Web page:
Deep Space Navigator at NASA’s Jet Propulsion Laboratory
Wednesday, March 20, 2019 | DLC | 12:00 P.M.
mission successfully launched to Mars on an Atlas V 401 launch vehicle from the Western Test Range at Vandenberg Air Force Base on May 5th, 2018 and landed in the Elysium
Region on November 26th, 2018. In order for the
spacecraft to execute a safe Mars landing, it was crucial that the navigation team accurately predict the trajectory and deliver the spacecraft to the targeted atmospheric entry point. Though
was the eighth successful robotic Mars landing, particular navigation challenges were introduced by the trajectory geometry as well as the unbalanced thruster system used for active attitude control. This talk will focus on the orbit determination process for trajectory reconstruction and prediction, the navigation performance at key milestones throughout cruise, and will discuss various challenges that the navigation team faced from launch to landing.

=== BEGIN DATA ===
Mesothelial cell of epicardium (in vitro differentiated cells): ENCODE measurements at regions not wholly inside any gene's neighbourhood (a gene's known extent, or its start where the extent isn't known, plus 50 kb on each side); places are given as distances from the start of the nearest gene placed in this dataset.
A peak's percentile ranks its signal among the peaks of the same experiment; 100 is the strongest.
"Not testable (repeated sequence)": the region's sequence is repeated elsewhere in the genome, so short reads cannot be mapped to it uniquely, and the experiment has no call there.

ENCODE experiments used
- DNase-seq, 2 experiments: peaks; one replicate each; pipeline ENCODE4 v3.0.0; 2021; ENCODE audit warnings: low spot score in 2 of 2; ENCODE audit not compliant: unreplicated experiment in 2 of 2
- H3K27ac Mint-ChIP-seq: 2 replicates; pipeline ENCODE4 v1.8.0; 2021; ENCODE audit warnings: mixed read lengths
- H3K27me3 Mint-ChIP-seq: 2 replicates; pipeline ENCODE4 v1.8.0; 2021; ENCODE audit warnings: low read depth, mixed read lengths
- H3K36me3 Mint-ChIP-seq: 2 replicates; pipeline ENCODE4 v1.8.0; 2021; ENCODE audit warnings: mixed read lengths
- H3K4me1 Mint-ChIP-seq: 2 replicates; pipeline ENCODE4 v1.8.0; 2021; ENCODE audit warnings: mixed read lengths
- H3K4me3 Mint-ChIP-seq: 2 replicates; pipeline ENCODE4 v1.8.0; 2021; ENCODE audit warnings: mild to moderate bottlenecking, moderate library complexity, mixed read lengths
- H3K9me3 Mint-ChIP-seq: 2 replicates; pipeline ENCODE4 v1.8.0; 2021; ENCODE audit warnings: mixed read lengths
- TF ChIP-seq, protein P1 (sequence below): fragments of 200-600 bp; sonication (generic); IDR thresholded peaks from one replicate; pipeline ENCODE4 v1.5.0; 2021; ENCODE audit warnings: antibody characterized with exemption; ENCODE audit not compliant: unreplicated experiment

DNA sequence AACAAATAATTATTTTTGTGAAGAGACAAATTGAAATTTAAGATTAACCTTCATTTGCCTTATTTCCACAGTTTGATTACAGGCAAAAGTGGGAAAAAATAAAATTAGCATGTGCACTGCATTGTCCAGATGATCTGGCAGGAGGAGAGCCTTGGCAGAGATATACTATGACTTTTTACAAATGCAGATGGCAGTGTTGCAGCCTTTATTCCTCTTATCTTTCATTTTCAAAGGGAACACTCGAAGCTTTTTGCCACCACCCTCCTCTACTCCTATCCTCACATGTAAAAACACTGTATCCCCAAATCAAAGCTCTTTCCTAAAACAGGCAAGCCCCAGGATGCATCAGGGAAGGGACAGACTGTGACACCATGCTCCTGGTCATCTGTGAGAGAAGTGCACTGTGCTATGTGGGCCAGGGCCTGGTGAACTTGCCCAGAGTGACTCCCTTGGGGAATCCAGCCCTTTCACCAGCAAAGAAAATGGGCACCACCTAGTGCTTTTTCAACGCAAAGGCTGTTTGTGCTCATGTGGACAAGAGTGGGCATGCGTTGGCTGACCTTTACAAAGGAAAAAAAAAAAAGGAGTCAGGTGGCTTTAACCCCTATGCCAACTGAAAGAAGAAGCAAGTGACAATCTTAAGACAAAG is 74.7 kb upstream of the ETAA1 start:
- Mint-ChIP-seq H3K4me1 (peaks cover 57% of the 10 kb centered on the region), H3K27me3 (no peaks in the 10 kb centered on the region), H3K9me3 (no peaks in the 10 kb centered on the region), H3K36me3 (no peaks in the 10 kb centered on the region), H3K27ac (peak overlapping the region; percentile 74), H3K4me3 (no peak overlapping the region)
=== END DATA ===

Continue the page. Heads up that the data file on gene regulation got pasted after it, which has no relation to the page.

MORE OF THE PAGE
is a deep space navigator at NASA’s Jet Propulsion Laboratory, and is a leading expert on astrodynamics, estimation, deep space navigation, high-fidelity clock stochastic modeling, and mission and science applications of one-way radiometric data. She has supported the navigation of numerous Mars missions, including the Mars Reconnaissance Orbiter, Mars Science Laboratory, and the recently-landed
spacecraft. She is currently the Orbit Determination Lead for the Mars Science Mission 2020 mission scheduled for launch in 2020. In addition to her work in interplanetary navigation, Dr.
is the Deputy Principal Investigator of NASA’s Deep Space Atomic Clock Technology Demonstration
is the recipient of the University of Colorado College of Engineering Recent Alumni Award (2017). She holds a B.S. degree in Aerospace Engineering from the Pennsylvania State University and M.S. and Ph.D. degrees in Aerospace Engineering Sciences from the University of Colorado at Boulder.